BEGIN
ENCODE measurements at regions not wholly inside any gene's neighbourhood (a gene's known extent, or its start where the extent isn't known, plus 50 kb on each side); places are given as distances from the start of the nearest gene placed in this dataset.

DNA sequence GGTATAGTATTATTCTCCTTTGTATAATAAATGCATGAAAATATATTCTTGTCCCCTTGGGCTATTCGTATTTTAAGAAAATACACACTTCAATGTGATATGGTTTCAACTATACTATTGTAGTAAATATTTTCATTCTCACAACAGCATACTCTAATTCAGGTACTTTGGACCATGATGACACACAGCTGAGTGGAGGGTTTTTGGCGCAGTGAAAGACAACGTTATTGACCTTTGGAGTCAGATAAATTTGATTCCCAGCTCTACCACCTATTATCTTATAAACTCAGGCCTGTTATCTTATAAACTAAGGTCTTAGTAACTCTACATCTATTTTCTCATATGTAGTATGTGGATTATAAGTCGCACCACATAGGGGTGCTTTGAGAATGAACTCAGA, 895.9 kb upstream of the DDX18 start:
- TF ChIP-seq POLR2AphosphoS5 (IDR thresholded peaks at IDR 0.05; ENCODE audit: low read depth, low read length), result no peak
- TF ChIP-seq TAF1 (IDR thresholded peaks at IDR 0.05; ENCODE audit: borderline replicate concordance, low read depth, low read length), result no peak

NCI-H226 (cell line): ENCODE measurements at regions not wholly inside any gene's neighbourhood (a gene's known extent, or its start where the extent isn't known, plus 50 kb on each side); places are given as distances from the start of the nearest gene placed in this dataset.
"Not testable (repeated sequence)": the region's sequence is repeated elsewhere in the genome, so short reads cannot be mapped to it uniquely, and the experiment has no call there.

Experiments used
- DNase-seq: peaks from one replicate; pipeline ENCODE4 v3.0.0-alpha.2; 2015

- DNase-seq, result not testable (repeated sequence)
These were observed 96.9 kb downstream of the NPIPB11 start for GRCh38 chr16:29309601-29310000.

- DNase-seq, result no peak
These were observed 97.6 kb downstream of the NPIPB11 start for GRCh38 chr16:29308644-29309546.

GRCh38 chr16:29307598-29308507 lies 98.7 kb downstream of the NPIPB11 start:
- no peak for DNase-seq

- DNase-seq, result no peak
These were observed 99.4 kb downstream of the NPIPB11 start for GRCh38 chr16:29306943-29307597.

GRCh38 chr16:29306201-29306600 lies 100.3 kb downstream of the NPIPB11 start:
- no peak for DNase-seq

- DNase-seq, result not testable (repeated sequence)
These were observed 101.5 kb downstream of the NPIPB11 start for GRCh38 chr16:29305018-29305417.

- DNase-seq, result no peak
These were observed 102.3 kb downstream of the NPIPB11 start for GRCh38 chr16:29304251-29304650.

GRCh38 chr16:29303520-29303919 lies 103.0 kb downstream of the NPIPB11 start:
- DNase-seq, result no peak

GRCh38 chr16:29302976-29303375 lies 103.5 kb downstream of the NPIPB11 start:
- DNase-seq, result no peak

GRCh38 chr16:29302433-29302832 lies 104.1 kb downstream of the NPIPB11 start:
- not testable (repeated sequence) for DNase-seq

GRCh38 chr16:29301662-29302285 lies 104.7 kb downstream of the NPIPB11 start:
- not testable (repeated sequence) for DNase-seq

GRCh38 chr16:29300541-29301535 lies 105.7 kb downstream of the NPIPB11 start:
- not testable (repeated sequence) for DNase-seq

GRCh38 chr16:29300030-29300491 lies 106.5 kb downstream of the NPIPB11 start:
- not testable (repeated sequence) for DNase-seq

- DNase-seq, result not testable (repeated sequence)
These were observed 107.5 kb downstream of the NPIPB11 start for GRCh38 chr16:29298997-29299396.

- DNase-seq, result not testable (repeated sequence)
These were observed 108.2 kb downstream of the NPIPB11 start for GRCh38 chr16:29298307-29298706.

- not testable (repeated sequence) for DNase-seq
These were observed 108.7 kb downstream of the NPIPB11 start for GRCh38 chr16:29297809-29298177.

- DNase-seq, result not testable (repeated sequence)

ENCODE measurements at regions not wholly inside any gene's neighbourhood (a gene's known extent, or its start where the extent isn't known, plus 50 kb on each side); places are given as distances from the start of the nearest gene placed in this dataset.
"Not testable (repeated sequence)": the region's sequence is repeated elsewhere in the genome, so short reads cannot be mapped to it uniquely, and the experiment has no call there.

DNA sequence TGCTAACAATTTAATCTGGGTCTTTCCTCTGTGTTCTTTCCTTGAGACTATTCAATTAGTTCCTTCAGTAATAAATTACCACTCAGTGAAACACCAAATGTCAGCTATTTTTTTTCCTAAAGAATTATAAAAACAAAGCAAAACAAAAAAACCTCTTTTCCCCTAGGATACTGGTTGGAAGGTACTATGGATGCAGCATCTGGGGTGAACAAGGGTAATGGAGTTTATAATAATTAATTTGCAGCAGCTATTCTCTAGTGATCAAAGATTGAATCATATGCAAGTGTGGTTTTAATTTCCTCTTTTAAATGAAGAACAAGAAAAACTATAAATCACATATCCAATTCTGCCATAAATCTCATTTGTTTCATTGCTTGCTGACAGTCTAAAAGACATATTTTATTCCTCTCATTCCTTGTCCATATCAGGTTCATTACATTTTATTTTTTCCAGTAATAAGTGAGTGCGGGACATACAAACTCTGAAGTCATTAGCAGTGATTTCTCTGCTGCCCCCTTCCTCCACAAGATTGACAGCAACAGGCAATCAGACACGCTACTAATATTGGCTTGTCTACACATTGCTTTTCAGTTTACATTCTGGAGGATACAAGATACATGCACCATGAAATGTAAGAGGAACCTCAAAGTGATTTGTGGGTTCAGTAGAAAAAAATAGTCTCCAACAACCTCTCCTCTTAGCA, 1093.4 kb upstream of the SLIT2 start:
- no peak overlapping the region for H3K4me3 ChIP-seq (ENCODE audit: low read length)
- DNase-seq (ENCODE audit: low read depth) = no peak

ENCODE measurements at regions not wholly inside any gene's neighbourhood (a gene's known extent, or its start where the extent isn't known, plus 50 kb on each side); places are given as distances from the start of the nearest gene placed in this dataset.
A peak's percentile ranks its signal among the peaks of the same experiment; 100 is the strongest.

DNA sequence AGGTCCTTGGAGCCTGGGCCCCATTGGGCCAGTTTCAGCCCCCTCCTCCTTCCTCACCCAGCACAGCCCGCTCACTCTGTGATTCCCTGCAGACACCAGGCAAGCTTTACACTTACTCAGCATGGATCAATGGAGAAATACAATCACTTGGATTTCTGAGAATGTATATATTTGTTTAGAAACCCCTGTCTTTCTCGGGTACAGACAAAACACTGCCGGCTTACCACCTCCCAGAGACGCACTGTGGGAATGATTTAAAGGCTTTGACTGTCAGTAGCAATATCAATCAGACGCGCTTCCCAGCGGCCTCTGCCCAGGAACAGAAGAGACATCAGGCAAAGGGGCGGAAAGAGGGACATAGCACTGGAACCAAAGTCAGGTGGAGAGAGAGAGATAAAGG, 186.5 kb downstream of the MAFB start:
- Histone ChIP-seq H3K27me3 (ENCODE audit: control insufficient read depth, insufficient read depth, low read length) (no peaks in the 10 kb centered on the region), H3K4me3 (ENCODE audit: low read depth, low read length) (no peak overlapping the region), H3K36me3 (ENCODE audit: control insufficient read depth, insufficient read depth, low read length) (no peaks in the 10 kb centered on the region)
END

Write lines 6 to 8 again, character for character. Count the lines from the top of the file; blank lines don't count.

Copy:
"Not testable (repeated sequence)": the region's sequence is repeated elsewhere in the genome, so short reads cannot be mapped to it uniquely, and the experiment has no call there.

Experiments used
- DNase-seq: peaks from one replicate; pipeline ENCODE4 v3.0.0-alpha.2; 2015